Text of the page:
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The Polio Chronicle, Vol. 3, No. 1, 1931. Courtesy of the Roosevelt Warm Springs Institute for Rehabilitation via Digital Library of Georgia.

Since the late nineteenth century, there had been a number of small, localized outbreaks of poliomyelitis, a viral disease commonly known as infantile paralysis, or polio. Though many recovered from the virus, it carried with it the risk of death or disablement. The first epidemic in the United States took place in 1916, beginning with several cases in Brooklyn, New York. Over 6,000 people died, with one-third of the deceased in New York City. The disease disproportionately affected children. Of the 717 polio cases in Philadelphia during the outbreak, 456 were children between the ages of six months and three years.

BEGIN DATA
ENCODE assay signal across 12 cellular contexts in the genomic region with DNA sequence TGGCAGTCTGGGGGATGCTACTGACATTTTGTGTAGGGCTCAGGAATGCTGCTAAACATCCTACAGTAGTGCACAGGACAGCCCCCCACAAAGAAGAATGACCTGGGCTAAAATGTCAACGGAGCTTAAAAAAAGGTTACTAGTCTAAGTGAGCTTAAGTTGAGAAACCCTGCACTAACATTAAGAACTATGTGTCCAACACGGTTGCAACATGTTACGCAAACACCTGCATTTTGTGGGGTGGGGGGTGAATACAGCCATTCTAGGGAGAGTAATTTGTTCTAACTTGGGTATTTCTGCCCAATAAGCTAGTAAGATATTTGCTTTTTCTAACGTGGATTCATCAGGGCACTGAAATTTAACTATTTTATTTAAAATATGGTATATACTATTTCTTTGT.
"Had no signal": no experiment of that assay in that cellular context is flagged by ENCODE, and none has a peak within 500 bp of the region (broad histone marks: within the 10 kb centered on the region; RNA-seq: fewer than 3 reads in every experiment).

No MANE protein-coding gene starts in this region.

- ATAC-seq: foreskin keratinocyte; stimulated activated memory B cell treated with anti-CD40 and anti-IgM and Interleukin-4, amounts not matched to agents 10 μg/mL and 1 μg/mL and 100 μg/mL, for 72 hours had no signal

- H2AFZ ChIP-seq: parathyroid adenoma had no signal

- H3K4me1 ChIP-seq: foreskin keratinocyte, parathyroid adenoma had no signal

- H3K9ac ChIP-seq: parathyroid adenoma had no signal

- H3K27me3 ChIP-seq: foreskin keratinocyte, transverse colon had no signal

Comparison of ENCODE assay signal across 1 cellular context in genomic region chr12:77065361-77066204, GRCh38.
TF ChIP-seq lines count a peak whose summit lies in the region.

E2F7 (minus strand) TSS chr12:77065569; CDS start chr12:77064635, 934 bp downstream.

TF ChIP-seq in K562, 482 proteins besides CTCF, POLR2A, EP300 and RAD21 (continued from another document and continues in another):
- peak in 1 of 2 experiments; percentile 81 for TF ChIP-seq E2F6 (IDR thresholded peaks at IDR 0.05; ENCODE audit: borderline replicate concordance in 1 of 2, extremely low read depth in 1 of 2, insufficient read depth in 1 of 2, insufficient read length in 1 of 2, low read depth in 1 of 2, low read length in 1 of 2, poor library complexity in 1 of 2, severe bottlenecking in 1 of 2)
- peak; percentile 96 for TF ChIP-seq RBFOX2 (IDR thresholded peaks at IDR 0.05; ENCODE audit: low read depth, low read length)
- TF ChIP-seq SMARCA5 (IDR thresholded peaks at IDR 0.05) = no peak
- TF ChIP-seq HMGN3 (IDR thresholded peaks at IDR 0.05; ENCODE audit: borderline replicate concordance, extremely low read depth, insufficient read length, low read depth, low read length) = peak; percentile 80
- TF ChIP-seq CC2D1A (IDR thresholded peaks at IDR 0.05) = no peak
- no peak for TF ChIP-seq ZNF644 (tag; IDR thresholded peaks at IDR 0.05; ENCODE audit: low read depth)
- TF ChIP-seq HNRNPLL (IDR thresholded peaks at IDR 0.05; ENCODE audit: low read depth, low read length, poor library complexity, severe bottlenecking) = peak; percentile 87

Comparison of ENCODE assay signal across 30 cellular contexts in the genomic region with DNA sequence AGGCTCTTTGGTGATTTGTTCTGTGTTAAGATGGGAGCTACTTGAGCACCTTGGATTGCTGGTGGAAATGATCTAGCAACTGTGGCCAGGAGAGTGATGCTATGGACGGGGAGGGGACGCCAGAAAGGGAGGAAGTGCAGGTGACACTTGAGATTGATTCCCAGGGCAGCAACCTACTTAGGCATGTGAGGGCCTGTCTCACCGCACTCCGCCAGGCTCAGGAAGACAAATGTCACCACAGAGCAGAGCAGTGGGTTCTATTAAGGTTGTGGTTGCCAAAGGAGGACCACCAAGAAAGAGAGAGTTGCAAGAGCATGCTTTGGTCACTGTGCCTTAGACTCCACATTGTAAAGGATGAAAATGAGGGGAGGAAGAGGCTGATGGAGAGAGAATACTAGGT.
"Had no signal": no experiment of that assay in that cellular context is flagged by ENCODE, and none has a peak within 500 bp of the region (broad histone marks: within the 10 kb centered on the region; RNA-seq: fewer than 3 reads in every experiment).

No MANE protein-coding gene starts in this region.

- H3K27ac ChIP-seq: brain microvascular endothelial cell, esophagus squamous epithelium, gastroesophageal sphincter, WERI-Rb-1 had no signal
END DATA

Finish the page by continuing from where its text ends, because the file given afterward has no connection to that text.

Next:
By the 1940s and 1950s, polio had emerged as an epidemic. Outbreaks occurred nearly every year, usually in the summer months. Although the disease was more likely to cause paralysis in adults, parents were extremely fearful of exposure. With no cure, they attempted prevention by removing their children from communal spaces, such as public pools and movie theaters.

In 1952, among the worst years of the polio epidemic in the US, Jonas Salk tested the first polio vaccine. A large, widely publicized field trial in 1954 involved the participation of 1.8 million children in elementary schools across the country. The tests showed the vaccine to be safe and effective, and, in 1955, a campaign for mass inoculation began.